Time’s magazine’s creative director D.W Pine spoke a little about the magazine covers and what they convey. Known for its iconic cover he spoke about what goes into developing the art inside the cover.
With that in mind, FIPP asked D.W. Pine what goes into thinking about, creating and developing the art inside that iconic red border.
What do you hope to convey via Time covers?
The cover of Time crystallises what’s important in a simple, graphic, impactful 8-by-10 space – and it’s that curation that is powerful in a day where most, if not all, of our visuals are presented in an instant and gone tomorrow. The Time cover – with the iconic red border – is able to penetrate the cluttered media landscape, grab people’s attention and make them think. It’s the power of Time.
How does cover art explore the world’s most complex issues?
Even with the dramatically increased competition for people’s attention, the Time cover is as relevant today as it was 95 years ago — maybe even more so given the current climate of distrust in news. We live in an extraordinarily complex world with few simple answers. For me, an image — whether a photo or illustration — goes beyond the familiar saying, “an image is worth a thousand words.” It’s more than that. It has the power to cut through the clutter of tweets and 24/7 news and competing voices.
Are cover lines or captions necessary? Do covers tell stories without words?
Cover lines aren’t always necessary, but they can certainly compliment the visual. For a cover about the Russian influence on the White House (May 2017), we decided the image of the Kremlin overtaking the White House was strong enough on its own. Most people now see Time’s cover digitally, so I’ve had to adjust the typography and placed more emphasis on simplicity. We try to create more of a poster each week.
What stories or messages have Time covers told over the last 12 months? What would you say have been some of the big issues?
We’ve obviously continued to cover the Trump Administration (assessing his foreign policy decisions and growing investigations), but this year we’ve also tackled the increased gun violence in America (with a gatefold cover photographed by J.R. of more than 240 people in the middle of a gun debate), drone technology (featuring nearly 1,000 drones flown in the sky creating our Time border and logo), the contentious Supreme Court nomination of Brett Kavanaugh (with a graphic portrait of Christine Blasey Ford made up of words from her powerful testimony) as well as the midterm elections, the royal wedding and more than 40 other news and feature topics that made up 2018.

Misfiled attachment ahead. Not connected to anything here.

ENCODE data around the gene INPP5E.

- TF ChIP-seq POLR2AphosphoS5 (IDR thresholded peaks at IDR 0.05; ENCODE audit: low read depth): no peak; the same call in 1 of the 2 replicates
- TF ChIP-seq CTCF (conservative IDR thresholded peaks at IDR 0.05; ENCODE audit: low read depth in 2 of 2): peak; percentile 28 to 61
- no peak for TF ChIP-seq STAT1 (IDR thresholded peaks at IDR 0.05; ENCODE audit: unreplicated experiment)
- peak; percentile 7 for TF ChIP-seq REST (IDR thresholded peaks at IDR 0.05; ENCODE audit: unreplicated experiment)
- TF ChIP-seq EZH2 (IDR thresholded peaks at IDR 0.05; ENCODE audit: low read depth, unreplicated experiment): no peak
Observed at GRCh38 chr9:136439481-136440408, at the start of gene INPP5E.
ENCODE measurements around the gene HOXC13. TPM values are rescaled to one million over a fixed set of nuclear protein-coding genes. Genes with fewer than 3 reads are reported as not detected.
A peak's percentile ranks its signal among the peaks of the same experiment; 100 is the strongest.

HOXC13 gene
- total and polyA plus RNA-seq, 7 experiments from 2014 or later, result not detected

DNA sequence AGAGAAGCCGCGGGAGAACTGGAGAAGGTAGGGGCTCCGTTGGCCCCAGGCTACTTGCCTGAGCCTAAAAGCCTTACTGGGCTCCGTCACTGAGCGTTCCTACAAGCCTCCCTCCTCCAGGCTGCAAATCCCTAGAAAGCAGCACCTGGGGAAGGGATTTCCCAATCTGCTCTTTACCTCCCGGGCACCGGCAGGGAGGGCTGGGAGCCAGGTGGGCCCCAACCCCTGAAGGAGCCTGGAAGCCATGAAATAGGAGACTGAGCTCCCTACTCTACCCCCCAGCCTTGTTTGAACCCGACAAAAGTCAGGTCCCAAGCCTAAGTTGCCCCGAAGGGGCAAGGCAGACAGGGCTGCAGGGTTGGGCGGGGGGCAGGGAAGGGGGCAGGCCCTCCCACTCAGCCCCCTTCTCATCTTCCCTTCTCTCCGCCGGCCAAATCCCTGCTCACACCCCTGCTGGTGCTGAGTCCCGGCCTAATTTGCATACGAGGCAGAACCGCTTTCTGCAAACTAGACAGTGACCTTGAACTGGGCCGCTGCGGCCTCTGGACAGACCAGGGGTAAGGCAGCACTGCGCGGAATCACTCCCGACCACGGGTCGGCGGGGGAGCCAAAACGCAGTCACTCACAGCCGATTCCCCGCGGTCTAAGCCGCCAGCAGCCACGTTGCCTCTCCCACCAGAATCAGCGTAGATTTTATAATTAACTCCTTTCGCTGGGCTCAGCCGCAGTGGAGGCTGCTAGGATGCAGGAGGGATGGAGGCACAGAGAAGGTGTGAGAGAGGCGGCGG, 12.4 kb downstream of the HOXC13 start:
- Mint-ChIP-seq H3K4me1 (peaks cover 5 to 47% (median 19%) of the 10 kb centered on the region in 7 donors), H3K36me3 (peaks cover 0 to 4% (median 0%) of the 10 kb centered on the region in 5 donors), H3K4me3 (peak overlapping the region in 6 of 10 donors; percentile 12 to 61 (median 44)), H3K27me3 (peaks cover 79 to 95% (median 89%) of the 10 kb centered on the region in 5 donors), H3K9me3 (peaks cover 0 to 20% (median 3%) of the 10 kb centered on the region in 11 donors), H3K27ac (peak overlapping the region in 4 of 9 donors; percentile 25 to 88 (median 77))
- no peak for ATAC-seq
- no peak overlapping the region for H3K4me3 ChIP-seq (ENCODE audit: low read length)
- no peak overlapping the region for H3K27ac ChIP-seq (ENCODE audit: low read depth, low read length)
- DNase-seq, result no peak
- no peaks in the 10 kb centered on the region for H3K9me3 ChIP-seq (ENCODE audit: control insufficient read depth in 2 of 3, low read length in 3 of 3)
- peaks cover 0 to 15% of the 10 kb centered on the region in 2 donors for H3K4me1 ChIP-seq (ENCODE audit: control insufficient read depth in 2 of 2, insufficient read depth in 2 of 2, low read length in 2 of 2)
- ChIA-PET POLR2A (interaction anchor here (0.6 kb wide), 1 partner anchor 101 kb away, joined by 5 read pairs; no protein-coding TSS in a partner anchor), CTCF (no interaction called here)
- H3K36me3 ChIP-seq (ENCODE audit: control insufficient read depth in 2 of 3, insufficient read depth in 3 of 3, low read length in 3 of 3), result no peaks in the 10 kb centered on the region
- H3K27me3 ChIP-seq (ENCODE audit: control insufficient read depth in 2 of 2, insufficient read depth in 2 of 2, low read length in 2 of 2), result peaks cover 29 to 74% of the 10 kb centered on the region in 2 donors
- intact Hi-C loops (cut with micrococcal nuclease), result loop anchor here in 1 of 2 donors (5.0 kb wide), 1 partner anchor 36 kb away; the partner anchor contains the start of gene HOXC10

Is it difficult or challenging to choose a cover image? Who decides? Who makes the final decision?
Producing the cover of Time each week is obviously a team effort. It comes down to about a half dozen of us in my office coming up with cover lines and concepts, sometimes for hours on end. Most weeks I’m doing dozens of different approaches. At the end of the day (typically Wednesdays), what becomes a Time cover is the decision of editor-in-chief Edward Felsenthal.
How do you choose between photograph, portrait, picture or illustration (or, drone?)? What best tells the story?
What I’ve always loved about Time is our authority to cover a wide range of topics – from health to politics; business to sports; science to world news – and our readers expect that coverage from us. The same variety holds true for how we visually present a topic. Some weeks it’s a stylised portrait, other weeks it’s a graphic illustration. Sometimes it’s just type, other times it’s a news photo or a painting or drone photography. The visual approach depends a great deal on the subject or idea we’re trying to convey and that changes week to week.
How is it that these covers become so iconic? Award-winning? Thought-provoking?
It’s been said that the cover of Time is the most important real estate in journalism. What goes inside the red border each week is a statement for what our readers need to know and there is an enormous amount of care and responsibility that goes into each individual decision. Over the past 95 years, Time covers have been provocative, controversial and often lead the national conversation whether it’s about parenting, technology, health or politics.
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